(7) Herod had a private meeting with the star-gazers, and found out from them the precise time the star appeared. (8) Then he gave them directions for Bethlehem and said, “Do your best to find the little boy. I would like to pay him my respects too.” (9) When they had heard what Herod had to say, they continued their journey. They spotted the new star again. It seemed to move on in front of them and then hover over the house where the boy lived. (10) They got very excited by this. (11) They went inside the house and met him and his mother and expressed their pleasure at the honour they felt. They took out from their luggage the presents they had brought with them including money, medicine and perfume. (12) They had a hunch it would be a mistake to go back to Herod, so they took a different route back home.

5 thoughts on “PC Bible / Pharisäer und Pharisäerinnen

  1. I very much echo the idea of bringing out the drama of the Bible narrative and underlining how surprised the contemporaries were by events. (In fact, this is exactly what I try to do in my regular articles in German in my local church newsletter).

    But it is interesting to see how some translations actually change the content and communicate their own agenda rather than the original meaning. The “Bibel in gerechter Sprache” is a case in point (as your summary of the NZZ article explains).

    The version “As good as new” seems to be another example. In the closing verse of the extract you quote, we read “They had a hunch it would be a mistake to go back to Herod”. The original actually says it was a message from God in a dream. The “translators” demote this to a “hunch”. Rewriting the Bible to exclude the supernatural is missing the whole point in my view.

    I wonder what our clients would say to us if we freewheeled a contract translation in that style.

  2. I’m sorry to hear that about the hunch, because it looks like fun to read. I enjoyed their summary of Christ’s lineage (I read the whole Bible when I was at school, including who begat whom, but that was many years ago and I didn’t really get into it).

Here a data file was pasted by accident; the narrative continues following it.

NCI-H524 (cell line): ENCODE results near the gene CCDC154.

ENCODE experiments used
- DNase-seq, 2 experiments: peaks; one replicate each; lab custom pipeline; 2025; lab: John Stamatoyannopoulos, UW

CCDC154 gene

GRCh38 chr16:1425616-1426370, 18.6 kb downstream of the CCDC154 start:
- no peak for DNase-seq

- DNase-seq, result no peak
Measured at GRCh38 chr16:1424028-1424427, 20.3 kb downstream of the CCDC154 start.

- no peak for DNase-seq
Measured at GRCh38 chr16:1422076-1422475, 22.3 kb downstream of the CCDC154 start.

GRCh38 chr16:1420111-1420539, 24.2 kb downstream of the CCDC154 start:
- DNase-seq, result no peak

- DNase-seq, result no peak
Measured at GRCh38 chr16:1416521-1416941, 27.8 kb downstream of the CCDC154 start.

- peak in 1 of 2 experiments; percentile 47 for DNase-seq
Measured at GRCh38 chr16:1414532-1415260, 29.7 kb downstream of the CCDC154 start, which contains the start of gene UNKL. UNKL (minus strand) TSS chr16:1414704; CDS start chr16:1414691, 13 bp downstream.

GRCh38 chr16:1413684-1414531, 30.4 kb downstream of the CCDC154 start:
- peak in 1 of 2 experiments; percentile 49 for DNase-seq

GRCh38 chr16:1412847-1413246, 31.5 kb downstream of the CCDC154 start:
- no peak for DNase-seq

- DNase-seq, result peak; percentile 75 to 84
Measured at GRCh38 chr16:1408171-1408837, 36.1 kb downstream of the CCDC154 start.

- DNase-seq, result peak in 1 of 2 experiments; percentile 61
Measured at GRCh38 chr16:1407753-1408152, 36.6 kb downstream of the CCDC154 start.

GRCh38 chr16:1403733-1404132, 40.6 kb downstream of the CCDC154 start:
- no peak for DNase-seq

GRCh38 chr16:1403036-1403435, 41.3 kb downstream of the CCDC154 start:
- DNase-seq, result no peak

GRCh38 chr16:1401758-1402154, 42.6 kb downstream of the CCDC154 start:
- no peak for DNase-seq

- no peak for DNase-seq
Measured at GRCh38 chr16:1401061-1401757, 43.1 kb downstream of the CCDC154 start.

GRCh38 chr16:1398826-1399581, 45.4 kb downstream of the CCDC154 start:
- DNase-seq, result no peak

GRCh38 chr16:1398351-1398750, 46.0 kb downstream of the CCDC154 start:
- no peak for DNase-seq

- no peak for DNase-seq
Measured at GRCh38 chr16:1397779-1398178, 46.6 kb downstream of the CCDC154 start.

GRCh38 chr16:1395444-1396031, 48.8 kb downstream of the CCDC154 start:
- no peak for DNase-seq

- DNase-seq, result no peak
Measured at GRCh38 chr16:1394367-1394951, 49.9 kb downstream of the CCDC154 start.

Throwing out the baby with the bathwater, as it were.
    Contracts don’t really have a spiritual element, but one thing that annoys me about legal translations that is comparable is the way a lot of people (as can be seen on ProZ) read the German and search at length for an English equivalent that sounds as English or American as possible, without asking themselves much about the meaning of the German and whether their suggestion really fits. But the important thing is not to sound knowledgeable, but to convey the meaning of the German.

  3. Following a link trail from your article (and straying from Bible translation to PC in general), I came on a list of words banned for PC reasons.
    Includes the following:
    Heroine (banned as sexist, replace with hero)
    Huts (banned as ethnocentric, replace with small houses)
    Homosexual (banned, replace with person, child)
    Sightless (banned as offensive, replace with people who are blind)

  4. A suggestion for freewheeling a contract translation to suit my own agenda.
    Let’s say I don’t believe in taking people to court to solve differences, preferring to do things by personal negotiation and bringing people to their senses by amiable means instead.
    And let’s say I then “touch up” all my contract translations to remove any real or implied threats of litigation, any reference to courts having jurisdiction and that sort of stuff.
    I bet that would have a few legal eagles dancing on the tables with glee! (And it would be about as faithful to the original as rewriting the Bible without the supernatural).

  5. I am very taken with the huts. May we speak of beach huts? I have met the hero (Jodie Foster referred to a character she played as a hero). Surely there must be an online Babel-type service that purifies one’s texts?

    That contract sounds like the equivalent. Of course, no-one may ever read it.